...extending and branching out to quotes that have been attached to the floor that reflect on FESTAC '77, which was the Second World Festival of Black Arts and Culture held in Lagos, Nigeria in 1977.
As an explanatory brochure notes, "An estimated total of 70,000 artists, performers, thinkers, and writers attended, from at least sixty countries, including the United States. Although it was a life-altering experience for many participants and attendees, FESTAC received little mainstream press coverage, and most of the prominent writers who were present did not publish about their experiences in Nigeria. The festival's history is still to be written."
The library "intervention" was created through SFMOMA by Ntone Edjabe and Stacy Hardy, two members of a Cape Town, South Africa collective called Chimurenga that "produces a pan-African journal of culture, art, and politics."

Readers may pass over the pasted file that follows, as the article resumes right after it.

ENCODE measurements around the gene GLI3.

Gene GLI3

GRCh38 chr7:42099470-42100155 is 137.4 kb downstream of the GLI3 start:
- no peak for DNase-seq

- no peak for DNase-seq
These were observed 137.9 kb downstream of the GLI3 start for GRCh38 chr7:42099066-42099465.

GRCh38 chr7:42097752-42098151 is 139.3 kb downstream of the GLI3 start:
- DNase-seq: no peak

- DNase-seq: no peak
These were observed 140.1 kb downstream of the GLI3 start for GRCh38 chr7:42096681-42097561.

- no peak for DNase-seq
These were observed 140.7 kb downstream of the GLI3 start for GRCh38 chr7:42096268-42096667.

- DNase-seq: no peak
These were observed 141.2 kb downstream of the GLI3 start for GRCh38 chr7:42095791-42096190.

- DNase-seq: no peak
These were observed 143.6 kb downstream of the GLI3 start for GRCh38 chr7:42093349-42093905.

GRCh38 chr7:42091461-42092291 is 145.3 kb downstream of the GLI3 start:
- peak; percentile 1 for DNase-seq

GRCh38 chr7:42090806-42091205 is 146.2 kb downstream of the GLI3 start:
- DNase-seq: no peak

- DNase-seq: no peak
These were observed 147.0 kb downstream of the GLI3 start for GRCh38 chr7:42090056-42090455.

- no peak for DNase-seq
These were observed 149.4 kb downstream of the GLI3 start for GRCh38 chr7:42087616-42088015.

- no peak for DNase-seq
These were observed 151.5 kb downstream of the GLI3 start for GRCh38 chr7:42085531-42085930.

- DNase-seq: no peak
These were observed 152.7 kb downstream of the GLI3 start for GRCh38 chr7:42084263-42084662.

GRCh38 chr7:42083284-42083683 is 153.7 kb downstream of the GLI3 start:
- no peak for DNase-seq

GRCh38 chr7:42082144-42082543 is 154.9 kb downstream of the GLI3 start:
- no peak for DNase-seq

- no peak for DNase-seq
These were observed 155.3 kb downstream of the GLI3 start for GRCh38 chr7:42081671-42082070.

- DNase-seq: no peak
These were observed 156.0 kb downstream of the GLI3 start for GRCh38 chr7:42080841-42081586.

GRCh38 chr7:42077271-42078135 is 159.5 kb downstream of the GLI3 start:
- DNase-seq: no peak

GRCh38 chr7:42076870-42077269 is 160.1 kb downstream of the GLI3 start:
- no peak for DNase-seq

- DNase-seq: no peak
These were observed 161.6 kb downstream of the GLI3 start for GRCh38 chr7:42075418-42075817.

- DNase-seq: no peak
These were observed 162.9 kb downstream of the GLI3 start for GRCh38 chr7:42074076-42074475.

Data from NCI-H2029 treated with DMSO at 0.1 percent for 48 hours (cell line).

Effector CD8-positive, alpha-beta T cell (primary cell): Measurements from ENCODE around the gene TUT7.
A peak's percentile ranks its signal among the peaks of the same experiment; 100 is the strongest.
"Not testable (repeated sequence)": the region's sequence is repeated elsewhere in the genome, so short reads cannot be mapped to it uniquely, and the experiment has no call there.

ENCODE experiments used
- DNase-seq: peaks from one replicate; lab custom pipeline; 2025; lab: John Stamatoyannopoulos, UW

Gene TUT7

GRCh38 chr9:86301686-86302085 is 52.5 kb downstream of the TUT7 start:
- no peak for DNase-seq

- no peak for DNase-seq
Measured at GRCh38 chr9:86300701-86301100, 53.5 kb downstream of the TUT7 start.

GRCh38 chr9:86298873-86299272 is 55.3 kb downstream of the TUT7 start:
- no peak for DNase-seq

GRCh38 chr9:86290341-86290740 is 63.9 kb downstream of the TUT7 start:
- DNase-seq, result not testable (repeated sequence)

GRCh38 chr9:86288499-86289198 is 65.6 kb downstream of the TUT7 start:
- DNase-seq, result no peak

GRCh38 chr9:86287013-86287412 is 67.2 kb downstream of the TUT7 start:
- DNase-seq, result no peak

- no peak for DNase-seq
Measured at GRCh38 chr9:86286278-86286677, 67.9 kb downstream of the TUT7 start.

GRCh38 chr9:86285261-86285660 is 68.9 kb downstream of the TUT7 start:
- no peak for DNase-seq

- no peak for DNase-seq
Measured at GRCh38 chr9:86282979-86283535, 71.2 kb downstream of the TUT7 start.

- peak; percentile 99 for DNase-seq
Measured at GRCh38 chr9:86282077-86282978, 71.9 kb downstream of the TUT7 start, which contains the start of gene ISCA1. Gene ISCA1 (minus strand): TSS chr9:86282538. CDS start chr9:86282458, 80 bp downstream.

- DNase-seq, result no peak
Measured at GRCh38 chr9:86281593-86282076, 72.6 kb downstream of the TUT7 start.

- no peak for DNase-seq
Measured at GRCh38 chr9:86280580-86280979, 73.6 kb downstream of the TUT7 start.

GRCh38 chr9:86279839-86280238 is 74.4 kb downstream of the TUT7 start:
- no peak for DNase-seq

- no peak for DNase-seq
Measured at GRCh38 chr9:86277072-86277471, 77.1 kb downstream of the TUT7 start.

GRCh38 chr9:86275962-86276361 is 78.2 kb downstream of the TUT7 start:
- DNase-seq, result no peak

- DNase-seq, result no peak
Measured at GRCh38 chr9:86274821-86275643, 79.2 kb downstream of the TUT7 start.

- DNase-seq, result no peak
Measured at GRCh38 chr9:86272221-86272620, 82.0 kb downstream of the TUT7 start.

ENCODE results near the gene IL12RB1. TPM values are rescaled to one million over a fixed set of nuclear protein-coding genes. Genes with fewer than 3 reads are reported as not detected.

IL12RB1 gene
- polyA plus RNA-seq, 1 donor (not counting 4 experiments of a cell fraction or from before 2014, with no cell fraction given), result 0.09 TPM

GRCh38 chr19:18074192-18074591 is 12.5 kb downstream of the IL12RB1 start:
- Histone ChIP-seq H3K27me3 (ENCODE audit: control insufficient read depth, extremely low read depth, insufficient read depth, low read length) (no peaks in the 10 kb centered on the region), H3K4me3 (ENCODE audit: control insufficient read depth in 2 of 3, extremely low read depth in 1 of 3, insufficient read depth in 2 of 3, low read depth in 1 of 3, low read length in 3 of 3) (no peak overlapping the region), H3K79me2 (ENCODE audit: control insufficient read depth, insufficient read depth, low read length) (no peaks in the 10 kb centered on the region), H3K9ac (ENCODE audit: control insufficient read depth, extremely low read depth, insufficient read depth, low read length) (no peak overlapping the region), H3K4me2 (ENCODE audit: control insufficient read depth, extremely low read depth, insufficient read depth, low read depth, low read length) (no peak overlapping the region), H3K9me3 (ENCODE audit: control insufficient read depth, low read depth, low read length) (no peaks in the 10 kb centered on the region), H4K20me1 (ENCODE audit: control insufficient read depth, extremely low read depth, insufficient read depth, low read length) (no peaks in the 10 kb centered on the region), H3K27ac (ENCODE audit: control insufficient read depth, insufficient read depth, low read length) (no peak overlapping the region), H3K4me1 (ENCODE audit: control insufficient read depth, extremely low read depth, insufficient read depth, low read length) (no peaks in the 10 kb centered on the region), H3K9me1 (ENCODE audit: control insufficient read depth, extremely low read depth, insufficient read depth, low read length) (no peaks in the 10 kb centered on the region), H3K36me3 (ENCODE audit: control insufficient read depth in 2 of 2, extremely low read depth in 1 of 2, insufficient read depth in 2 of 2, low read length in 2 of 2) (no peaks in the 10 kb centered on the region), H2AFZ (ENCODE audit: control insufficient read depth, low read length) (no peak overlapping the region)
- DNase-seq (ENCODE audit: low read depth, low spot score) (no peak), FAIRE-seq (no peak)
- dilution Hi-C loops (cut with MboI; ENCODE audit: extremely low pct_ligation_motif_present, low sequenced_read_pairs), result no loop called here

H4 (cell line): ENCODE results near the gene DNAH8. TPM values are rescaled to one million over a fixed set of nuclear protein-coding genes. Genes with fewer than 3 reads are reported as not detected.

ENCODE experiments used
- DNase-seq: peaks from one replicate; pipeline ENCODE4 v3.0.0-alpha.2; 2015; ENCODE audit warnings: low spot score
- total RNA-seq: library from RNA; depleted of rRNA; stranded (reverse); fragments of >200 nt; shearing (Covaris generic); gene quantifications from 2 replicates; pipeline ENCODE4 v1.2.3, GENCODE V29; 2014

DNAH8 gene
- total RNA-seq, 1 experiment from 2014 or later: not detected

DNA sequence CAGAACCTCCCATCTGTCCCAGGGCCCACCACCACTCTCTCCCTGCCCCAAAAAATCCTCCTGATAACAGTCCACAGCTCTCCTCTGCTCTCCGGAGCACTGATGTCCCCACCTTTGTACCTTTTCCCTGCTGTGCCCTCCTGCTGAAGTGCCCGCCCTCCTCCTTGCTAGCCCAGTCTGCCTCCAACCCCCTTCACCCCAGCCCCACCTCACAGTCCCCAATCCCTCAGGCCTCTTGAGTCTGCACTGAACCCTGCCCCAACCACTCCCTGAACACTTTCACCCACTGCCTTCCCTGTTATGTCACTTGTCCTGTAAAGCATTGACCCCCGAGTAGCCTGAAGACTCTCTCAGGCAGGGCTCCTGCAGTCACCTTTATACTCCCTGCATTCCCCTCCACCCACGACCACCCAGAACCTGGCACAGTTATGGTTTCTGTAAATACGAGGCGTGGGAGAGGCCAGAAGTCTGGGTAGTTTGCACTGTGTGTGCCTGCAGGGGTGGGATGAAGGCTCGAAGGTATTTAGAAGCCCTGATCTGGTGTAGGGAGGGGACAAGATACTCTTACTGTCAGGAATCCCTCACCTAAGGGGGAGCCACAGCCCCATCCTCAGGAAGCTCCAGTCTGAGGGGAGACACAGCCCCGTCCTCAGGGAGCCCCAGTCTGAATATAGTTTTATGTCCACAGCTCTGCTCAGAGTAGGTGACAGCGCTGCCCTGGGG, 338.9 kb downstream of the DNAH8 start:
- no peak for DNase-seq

Their explanation continues: "The Chimurenga Library is an ongoing intervention that seeks to re-imagine the Library as a laboratory for extended curiosity, new adventures, critical thinking, daydreaming, socio-political involvement, partying and random perusal. The Chimurenga Library embodies the process of 'finding oneself,' as South African jazz musician Moses Molelekwa put it, on the shelves of other libraries and archives; in other spaces; or quietly encroaching upon classification systems; or proposing a new navigation system, clearly subjective and affective."